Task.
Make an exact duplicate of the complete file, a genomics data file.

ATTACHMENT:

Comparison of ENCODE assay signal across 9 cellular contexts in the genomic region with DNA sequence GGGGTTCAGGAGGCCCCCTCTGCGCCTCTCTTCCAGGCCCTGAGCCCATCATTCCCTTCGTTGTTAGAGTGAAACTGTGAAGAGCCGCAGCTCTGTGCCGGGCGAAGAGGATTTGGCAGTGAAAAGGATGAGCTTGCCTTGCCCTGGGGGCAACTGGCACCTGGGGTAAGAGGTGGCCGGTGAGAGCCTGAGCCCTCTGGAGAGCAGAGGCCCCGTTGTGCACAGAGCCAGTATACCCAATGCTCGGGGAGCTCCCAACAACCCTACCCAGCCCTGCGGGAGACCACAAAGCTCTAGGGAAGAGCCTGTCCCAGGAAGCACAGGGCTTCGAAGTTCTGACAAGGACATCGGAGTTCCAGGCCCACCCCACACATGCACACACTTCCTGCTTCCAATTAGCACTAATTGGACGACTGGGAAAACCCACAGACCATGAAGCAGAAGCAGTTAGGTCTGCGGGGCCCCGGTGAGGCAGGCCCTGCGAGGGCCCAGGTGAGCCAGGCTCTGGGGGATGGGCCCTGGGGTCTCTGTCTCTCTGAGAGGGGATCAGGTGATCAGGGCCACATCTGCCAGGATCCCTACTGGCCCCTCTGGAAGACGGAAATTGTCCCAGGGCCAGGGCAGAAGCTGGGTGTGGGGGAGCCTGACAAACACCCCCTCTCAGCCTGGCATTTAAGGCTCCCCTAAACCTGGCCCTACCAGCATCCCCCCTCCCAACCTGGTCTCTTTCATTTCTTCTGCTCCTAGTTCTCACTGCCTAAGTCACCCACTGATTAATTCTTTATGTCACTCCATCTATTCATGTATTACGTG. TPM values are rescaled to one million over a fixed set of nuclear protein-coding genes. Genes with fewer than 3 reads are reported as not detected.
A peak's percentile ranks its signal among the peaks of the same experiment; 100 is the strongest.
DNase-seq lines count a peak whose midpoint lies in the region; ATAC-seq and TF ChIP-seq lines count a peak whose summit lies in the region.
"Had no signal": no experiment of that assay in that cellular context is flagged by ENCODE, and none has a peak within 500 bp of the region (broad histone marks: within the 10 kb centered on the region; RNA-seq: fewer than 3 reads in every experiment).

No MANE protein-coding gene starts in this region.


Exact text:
Comparison of ENCODE assay signal across 9 cellular contexts in the genomic region with DNA sequence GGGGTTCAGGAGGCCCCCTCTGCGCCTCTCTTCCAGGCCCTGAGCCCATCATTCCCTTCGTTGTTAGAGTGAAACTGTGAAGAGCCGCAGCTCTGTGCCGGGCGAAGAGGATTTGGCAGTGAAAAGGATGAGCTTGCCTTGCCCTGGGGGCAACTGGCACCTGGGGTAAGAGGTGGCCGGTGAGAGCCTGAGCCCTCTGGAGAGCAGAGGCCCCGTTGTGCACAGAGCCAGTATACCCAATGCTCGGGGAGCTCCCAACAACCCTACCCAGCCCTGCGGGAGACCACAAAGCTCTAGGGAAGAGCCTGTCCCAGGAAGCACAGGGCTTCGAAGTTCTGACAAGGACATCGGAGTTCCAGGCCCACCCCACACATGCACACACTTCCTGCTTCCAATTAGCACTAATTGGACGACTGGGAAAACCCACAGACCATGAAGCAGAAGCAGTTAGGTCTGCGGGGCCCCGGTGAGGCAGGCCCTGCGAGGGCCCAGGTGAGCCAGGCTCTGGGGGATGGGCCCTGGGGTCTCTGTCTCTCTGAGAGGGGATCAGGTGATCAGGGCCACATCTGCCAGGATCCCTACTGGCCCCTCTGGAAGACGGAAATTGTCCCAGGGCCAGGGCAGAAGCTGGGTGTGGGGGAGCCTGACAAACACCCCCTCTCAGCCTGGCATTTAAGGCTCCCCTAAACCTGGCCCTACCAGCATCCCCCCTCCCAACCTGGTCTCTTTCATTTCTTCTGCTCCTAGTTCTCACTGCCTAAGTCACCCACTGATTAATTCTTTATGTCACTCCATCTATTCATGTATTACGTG. TPM values are rescaled to one million over a fixed set of nuclear protein-coding genes. Genes with fewer than 3 reads are reported as not detected.
A peak's percentile ranks its signal among the peaks of the same experiment; 100 is the strongest.
DNase-seq lines count a peak whose midpoint lies in the region; ATAC-seq and TF ChIP-seq lines count a peak whose summit lies in the region.
"Had no signal": no experiment of that assay in that cellular context is flagged by ENCODE, and none has a peak within 500 bp of the region (broad histone marks: within the 10 kb centered on the region; RNA-seq: fewer than 3 reads in every experiment).

No MANE protein-coding gene starts in this region.